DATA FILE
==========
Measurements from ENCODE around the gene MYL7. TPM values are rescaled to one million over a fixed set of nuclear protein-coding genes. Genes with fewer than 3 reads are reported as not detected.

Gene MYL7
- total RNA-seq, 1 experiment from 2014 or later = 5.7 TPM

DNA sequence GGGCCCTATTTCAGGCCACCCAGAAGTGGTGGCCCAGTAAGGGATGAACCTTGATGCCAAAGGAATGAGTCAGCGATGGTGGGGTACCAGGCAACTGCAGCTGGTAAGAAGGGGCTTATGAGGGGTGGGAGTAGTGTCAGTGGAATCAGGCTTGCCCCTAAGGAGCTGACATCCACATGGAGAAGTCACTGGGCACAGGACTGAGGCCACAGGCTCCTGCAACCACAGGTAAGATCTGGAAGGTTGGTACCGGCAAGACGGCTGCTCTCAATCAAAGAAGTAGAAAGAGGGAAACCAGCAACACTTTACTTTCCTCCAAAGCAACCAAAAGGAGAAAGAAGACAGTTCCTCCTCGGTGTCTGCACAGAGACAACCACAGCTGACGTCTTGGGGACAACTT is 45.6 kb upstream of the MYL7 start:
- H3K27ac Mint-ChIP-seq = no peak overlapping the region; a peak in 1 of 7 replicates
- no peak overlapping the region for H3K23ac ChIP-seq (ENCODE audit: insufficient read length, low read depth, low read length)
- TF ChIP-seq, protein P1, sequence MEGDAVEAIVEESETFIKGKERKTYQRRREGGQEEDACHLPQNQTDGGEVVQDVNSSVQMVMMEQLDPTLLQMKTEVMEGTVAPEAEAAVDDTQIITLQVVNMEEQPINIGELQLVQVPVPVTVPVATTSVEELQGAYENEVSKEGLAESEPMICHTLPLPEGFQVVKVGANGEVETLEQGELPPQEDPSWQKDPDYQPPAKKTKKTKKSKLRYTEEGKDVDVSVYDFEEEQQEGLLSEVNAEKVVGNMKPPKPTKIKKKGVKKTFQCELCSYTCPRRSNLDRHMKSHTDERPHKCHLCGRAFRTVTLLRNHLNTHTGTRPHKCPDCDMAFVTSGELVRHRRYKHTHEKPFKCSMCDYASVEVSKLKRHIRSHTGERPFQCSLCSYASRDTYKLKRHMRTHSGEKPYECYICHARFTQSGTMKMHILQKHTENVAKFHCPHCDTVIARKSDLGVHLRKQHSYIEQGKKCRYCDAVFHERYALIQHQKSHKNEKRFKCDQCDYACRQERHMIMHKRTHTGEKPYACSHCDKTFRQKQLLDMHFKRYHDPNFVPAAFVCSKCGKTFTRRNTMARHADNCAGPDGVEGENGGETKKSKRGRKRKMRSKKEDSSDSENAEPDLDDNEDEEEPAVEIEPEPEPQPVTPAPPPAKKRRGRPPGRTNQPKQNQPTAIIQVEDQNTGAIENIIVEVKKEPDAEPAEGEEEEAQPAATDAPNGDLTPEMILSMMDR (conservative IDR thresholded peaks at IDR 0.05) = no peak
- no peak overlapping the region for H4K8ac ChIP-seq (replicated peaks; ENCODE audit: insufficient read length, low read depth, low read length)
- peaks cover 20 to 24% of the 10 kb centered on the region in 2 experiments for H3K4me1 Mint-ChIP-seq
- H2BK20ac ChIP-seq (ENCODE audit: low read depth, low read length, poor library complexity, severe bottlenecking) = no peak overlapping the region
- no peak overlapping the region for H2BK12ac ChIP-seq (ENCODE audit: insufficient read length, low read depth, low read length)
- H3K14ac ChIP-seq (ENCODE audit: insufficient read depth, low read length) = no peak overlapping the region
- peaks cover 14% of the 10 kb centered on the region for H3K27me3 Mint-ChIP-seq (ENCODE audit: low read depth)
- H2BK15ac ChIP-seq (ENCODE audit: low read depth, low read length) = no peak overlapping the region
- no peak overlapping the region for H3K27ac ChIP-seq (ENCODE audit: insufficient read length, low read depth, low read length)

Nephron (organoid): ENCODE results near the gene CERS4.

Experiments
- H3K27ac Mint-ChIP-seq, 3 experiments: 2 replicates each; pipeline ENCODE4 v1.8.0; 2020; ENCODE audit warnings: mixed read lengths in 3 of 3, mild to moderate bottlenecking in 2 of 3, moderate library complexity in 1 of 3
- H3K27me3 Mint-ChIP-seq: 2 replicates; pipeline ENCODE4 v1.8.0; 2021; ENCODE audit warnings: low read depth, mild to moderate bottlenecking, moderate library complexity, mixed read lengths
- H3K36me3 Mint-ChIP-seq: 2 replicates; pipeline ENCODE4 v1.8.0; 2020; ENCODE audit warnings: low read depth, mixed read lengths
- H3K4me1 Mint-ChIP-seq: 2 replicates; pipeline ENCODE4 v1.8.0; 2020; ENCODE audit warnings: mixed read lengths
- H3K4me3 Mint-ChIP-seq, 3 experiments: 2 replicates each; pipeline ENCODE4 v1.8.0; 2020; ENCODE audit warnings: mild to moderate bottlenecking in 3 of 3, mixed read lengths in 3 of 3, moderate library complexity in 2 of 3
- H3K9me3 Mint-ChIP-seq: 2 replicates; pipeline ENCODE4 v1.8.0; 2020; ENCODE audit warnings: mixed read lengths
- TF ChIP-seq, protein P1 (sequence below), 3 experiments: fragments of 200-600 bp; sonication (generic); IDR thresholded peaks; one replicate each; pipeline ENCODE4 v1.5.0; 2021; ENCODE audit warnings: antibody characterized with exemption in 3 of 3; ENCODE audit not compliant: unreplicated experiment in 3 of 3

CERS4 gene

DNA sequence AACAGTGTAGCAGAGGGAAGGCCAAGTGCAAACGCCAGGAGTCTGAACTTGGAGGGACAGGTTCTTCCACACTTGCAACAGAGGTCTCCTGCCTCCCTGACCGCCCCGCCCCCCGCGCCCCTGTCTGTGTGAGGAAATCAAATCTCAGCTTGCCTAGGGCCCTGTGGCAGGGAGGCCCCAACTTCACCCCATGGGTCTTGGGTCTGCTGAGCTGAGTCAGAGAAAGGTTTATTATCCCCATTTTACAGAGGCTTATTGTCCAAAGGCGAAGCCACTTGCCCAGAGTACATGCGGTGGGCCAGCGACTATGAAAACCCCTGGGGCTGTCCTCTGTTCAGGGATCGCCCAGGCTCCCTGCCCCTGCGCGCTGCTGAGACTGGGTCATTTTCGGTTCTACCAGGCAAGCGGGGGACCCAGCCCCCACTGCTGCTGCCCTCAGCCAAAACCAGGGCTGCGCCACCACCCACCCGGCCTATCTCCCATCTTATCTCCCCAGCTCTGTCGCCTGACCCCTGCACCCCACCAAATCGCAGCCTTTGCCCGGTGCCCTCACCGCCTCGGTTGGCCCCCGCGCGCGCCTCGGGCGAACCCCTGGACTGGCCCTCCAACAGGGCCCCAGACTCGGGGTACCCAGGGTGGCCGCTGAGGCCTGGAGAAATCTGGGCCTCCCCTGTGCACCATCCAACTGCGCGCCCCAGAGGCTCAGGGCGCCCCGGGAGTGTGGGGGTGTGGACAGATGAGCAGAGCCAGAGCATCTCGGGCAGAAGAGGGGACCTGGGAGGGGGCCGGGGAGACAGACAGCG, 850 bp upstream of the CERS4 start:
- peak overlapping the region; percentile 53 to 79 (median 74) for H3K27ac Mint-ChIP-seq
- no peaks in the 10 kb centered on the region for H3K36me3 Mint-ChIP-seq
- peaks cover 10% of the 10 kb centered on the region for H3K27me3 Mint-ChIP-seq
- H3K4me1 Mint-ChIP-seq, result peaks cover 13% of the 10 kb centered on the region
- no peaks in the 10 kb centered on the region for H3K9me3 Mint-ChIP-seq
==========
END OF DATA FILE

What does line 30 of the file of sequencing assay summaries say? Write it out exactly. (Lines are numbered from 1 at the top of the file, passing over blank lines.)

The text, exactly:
- H3K4me1 Mint-ChIP-seq, result peaks cover 13% of the 10 kb centered on the region